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Acknowledgements

The authors thank the patients and all family members for their participation in this study. Dr. Min Hu (fudanhumin123@sina.com) and Dr. Liwei Zhang (drzhangliwei@163.com) are co-corresponding authors for this paper.

Funding

This study was supported by the National Natural Science Foundation of China (81860171), Medical Reserve Talents of Yunnan Province (H-2018020),Leading the charge of Yunnan Province Health System (L-2018018),and High-level Talent Training Support Program Special Famous Doctors of Yunnan Province (YNWR-MY-2018-006).

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WD and TZ carried out the experiments and drafted the manuscript. HJ and MZ prepared the figures and tables. LZ and MH designed and funded this study. All authors read and approved the final manuscript.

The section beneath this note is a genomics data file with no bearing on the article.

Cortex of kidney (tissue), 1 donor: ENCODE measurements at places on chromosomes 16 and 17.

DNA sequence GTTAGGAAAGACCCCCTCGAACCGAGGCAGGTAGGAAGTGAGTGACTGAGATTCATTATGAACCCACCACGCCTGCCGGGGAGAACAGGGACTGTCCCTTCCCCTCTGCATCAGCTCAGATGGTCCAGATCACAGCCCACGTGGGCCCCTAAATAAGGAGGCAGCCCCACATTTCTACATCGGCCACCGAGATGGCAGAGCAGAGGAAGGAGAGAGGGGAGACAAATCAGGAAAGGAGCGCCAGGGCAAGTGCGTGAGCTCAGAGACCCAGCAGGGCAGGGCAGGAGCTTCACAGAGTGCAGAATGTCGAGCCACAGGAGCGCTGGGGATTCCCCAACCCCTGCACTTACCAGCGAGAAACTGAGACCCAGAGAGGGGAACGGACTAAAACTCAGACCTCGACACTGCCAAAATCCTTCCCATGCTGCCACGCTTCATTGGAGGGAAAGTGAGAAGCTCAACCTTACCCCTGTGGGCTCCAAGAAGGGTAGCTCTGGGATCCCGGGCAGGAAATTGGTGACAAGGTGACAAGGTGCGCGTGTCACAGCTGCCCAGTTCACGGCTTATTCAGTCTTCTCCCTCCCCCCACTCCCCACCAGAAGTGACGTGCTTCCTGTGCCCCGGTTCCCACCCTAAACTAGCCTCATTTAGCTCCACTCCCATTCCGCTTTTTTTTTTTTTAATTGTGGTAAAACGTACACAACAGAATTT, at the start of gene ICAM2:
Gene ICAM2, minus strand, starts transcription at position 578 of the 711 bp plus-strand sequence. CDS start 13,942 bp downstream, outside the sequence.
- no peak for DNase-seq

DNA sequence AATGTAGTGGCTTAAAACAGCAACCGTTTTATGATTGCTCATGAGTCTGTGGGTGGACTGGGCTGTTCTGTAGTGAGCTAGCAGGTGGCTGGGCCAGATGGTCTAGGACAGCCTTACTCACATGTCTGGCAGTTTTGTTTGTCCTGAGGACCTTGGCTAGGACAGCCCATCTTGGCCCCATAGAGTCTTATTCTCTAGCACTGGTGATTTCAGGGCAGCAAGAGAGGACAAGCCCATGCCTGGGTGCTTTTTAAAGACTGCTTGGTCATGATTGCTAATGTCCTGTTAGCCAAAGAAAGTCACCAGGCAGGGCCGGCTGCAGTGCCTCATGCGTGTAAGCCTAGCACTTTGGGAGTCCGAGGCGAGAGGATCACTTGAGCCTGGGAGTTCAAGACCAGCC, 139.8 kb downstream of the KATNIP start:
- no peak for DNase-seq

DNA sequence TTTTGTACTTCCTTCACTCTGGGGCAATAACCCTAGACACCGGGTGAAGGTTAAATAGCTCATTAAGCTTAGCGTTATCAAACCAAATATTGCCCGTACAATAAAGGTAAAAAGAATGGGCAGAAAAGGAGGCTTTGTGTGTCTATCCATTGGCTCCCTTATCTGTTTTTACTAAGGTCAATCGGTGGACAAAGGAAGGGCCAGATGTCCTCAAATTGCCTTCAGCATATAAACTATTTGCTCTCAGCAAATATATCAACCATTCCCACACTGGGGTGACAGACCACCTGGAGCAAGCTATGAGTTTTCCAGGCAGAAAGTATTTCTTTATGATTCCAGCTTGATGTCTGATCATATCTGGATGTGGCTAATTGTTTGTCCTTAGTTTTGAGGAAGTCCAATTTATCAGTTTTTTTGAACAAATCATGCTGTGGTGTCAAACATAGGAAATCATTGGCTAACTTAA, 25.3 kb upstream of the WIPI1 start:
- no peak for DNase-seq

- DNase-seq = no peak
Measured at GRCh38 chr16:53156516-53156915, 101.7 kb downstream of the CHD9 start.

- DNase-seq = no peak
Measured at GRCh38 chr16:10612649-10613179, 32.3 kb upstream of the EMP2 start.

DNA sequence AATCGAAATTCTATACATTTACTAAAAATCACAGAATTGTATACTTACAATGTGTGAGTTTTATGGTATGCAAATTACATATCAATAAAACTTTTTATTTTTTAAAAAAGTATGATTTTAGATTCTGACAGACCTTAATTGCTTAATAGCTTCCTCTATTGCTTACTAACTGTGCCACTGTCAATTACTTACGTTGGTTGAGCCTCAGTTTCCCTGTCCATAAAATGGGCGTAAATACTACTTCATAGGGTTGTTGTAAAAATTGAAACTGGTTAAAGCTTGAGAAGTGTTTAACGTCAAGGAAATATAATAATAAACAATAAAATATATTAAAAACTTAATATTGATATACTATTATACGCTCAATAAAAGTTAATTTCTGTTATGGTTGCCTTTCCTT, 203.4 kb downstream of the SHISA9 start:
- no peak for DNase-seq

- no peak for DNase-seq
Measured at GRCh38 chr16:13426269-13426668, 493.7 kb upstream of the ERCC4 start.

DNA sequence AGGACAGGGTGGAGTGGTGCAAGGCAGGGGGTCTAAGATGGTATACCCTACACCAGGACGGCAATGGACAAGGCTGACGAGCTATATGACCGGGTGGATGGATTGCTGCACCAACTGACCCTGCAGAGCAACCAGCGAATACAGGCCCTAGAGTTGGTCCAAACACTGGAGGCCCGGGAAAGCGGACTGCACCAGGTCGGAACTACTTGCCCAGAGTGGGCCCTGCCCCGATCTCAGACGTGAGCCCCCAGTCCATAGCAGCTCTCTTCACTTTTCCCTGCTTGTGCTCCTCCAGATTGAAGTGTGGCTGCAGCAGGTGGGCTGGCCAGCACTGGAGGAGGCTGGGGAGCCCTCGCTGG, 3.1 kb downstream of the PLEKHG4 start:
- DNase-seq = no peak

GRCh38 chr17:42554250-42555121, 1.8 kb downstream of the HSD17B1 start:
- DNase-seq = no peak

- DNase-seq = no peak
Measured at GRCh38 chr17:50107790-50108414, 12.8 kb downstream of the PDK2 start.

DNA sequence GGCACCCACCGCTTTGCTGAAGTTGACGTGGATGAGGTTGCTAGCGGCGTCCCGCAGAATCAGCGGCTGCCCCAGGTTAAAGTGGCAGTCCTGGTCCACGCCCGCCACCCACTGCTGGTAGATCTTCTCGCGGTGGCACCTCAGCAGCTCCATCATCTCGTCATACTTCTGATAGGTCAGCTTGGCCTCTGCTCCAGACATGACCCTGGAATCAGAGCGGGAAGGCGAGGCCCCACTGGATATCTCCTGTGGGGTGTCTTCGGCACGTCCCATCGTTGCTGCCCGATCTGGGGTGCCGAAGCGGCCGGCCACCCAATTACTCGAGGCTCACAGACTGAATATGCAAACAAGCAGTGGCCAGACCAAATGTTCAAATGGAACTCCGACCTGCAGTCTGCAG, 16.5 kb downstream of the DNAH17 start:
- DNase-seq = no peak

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Correspondence to Liwei Zhang.

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Duan, W., Zhou, T., Jiang, H. et al. A novel nonsense variant (c.1499C>G) in CRB1 caused Leber congenital amaurosis-8 in a Chinese family and a literature review. BMC Med Genomics 15, 197 (2022). https://doi.org/10.1186/s12920-022-01356-z

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  • DOI: https://doi.org/10.1186/s12920-022-01356-z

Keywords

  • Leber’s congenital amaurosis
  • Variant
  • Crumbs homologue 1 (CRB1)